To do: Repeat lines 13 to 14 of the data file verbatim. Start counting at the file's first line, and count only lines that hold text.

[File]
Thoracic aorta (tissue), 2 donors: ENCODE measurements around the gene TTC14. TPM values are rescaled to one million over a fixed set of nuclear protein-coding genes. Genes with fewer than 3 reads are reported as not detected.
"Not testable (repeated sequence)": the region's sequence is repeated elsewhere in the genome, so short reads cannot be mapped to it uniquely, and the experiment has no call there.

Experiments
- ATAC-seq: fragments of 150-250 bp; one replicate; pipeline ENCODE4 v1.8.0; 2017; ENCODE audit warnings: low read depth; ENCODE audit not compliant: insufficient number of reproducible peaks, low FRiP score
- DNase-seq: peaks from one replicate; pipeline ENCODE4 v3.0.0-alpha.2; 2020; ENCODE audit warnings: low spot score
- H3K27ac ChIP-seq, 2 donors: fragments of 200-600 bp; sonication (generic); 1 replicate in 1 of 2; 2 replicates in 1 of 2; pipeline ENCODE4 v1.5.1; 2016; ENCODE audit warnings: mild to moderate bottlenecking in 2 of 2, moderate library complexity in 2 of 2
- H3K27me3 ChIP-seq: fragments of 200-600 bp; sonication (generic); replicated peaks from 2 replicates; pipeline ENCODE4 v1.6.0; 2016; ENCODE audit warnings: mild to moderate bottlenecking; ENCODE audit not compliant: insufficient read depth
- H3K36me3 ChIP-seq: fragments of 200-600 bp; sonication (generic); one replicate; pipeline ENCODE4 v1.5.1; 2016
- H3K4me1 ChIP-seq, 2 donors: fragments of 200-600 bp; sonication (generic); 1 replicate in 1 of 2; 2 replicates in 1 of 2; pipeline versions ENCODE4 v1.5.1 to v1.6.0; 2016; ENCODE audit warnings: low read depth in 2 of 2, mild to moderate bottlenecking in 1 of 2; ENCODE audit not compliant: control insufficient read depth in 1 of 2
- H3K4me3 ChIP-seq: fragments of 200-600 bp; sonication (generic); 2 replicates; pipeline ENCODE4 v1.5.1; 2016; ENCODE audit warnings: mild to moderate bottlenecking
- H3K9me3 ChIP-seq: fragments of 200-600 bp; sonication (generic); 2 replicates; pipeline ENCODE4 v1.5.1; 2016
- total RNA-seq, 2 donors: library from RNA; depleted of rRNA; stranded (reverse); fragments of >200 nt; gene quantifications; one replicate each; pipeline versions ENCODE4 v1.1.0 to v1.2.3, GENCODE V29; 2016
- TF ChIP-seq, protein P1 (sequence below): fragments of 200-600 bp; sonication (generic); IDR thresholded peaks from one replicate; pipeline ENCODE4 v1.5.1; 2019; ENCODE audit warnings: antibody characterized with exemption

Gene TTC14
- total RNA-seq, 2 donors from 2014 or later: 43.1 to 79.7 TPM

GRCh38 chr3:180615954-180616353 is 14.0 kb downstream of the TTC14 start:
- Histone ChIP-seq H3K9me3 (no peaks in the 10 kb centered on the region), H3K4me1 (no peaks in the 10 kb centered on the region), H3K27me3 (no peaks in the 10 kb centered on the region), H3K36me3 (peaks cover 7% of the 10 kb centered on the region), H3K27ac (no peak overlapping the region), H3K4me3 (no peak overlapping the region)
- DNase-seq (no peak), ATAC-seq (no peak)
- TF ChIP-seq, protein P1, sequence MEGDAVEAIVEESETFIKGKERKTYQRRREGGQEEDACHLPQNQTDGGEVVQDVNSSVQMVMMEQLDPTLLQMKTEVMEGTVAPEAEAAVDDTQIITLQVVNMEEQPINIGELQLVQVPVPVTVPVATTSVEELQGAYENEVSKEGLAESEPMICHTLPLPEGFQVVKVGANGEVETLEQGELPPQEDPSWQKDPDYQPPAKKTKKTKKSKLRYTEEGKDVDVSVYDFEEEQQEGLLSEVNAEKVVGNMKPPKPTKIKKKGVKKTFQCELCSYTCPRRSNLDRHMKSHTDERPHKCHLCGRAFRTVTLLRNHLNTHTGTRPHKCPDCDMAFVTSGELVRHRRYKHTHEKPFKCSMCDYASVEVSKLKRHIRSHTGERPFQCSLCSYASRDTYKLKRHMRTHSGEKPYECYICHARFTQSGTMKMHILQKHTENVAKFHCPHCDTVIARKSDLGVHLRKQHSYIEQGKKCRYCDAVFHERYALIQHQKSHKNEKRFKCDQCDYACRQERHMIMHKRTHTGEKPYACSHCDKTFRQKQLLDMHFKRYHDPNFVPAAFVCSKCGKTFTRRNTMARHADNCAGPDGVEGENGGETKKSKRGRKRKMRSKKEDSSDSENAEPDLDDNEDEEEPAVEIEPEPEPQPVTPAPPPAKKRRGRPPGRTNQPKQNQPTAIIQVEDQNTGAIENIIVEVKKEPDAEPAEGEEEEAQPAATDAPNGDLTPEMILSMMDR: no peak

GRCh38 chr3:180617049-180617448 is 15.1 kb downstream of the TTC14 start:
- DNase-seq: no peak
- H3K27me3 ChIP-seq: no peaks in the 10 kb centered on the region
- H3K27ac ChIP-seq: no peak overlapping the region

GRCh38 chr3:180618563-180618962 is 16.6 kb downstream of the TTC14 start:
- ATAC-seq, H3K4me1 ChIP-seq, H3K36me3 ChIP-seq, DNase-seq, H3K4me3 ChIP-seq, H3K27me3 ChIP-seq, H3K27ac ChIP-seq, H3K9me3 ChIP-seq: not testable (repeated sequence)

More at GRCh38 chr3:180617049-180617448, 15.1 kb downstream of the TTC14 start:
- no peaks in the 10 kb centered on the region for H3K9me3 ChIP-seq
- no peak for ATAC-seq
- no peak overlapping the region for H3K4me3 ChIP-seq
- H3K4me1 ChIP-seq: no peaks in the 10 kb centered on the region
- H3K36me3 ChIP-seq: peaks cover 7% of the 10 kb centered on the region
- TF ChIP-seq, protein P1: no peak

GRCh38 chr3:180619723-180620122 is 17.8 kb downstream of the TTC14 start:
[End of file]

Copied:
- TF ChIP-seq, protein P1 (sequence below): fragments of 200-600 bp; sonication (generic); IDR thresholded peaks from one replicate; pipeline ENCODE4 v1.5.1; 2019; ENCODE audit warnings: antibody characterized with exemption

Gene TTC14